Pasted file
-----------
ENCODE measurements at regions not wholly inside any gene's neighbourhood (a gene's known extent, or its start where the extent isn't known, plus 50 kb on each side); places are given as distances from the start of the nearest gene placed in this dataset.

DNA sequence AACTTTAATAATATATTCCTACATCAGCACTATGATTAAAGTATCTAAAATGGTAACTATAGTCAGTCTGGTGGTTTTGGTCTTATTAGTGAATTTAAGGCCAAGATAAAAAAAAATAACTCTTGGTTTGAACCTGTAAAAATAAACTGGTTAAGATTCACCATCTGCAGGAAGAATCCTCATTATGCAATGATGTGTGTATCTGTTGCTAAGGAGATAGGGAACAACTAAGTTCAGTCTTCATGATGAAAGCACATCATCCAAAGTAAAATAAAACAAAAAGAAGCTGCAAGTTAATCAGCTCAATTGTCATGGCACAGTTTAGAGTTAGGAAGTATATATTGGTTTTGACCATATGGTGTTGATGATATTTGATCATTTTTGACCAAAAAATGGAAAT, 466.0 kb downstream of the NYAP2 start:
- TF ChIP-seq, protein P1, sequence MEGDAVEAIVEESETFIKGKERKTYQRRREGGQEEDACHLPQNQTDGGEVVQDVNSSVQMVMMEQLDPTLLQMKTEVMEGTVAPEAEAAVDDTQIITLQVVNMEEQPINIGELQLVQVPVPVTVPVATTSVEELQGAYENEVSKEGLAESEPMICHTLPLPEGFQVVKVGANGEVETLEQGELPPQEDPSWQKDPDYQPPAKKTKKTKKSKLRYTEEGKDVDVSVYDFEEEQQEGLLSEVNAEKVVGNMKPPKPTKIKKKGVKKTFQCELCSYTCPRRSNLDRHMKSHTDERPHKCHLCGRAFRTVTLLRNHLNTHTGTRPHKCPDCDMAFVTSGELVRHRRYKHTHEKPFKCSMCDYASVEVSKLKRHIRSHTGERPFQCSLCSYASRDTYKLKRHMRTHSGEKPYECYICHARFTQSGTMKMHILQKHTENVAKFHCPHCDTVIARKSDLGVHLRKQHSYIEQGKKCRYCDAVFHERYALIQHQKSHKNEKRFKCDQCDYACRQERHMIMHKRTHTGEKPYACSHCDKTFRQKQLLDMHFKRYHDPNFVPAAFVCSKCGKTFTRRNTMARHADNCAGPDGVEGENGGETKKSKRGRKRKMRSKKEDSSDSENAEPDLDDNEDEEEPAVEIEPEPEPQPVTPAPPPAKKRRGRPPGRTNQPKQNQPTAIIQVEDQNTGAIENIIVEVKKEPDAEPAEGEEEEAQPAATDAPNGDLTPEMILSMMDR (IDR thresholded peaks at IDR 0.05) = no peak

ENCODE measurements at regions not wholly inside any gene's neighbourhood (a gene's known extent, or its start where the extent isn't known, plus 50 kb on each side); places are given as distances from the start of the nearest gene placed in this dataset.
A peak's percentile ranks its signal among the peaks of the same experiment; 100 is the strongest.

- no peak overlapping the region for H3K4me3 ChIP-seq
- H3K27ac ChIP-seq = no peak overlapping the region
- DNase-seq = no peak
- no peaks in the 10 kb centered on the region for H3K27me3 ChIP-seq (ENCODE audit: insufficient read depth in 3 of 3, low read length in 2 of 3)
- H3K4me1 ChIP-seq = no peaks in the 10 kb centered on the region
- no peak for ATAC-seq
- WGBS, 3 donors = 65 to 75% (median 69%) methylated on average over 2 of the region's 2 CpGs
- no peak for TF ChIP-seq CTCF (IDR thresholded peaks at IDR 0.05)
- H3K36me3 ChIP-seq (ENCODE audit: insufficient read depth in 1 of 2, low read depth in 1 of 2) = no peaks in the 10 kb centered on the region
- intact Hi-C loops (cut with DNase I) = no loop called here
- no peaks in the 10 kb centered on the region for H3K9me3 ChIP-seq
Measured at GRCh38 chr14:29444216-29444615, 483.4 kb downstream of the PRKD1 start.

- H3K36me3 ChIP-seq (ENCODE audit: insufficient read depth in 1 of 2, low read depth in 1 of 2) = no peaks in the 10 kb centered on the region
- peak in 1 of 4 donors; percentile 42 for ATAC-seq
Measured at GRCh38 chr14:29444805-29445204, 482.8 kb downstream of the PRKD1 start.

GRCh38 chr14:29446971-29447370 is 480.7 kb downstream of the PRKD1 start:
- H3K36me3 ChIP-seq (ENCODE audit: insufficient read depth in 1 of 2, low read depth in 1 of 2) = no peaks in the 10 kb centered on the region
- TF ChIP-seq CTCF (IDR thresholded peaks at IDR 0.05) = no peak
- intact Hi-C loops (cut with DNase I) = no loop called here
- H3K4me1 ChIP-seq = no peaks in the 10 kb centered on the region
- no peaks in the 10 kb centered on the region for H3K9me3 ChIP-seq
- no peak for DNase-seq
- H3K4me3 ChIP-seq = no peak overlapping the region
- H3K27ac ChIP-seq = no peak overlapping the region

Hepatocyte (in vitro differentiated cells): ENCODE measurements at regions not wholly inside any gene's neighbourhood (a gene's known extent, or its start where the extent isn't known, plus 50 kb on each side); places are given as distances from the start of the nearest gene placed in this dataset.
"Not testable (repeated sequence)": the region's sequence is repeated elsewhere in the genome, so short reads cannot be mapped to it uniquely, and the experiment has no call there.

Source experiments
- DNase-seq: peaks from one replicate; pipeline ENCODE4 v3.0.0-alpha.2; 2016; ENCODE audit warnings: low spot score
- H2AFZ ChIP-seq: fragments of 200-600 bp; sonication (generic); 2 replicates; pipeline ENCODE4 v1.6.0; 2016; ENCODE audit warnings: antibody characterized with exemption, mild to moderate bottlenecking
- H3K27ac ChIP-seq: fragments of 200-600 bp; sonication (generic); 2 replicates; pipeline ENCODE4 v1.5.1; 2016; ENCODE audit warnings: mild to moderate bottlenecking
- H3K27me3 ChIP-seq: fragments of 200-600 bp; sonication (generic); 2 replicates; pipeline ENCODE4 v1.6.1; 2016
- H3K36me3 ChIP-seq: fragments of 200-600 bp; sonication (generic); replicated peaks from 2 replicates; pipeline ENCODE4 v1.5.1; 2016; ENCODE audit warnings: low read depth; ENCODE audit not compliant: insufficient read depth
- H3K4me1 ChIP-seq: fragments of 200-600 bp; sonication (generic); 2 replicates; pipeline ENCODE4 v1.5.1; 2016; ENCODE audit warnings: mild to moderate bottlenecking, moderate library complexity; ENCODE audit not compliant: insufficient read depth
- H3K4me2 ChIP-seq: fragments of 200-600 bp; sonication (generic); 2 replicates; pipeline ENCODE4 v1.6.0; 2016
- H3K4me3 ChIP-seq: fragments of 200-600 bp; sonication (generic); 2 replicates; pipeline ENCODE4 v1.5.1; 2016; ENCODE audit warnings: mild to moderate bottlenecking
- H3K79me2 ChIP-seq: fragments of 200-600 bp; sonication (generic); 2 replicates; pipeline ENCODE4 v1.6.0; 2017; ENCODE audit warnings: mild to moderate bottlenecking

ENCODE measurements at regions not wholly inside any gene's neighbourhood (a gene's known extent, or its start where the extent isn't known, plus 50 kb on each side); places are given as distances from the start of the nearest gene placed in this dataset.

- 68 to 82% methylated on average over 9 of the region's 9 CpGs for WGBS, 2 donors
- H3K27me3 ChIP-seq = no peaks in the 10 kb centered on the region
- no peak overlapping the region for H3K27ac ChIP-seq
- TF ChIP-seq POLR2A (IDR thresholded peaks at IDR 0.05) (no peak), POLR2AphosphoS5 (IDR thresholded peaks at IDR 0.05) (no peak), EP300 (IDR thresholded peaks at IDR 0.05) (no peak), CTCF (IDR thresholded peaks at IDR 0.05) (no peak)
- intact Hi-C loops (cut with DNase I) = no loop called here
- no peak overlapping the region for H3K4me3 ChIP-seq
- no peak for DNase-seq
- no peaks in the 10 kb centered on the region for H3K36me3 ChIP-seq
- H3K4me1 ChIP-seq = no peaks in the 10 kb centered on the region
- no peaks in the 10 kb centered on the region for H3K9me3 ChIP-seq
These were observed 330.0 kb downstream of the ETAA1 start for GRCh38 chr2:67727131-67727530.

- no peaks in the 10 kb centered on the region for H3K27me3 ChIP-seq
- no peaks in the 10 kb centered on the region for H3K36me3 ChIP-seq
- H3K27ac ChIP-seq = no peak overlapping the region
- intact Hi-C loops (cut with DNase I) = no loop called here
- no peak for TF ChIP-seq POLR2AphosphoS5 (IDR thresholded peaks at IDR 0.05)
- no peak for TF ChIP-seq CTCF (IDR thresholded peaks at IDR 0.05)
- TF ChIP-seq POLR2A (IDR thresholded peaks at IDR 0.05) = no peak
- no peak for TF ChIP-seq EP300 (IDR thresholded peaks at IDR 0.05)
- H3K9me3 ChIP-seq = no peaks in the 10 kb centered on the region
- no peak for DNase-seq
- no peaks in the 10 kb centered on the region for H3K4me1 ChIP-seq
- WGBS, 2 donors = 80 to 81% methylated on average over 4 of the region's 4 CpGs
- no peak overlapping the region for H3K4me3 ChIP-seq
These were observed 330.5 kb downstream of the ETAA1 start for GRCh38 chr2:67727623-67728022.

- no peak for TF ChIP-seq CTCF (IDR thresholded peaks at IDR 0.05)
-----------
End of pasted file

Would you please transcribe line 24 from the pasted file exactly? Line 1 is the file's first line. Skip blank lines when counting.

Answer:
- intact Hi-C loops (cut with DNase I) = no loop called here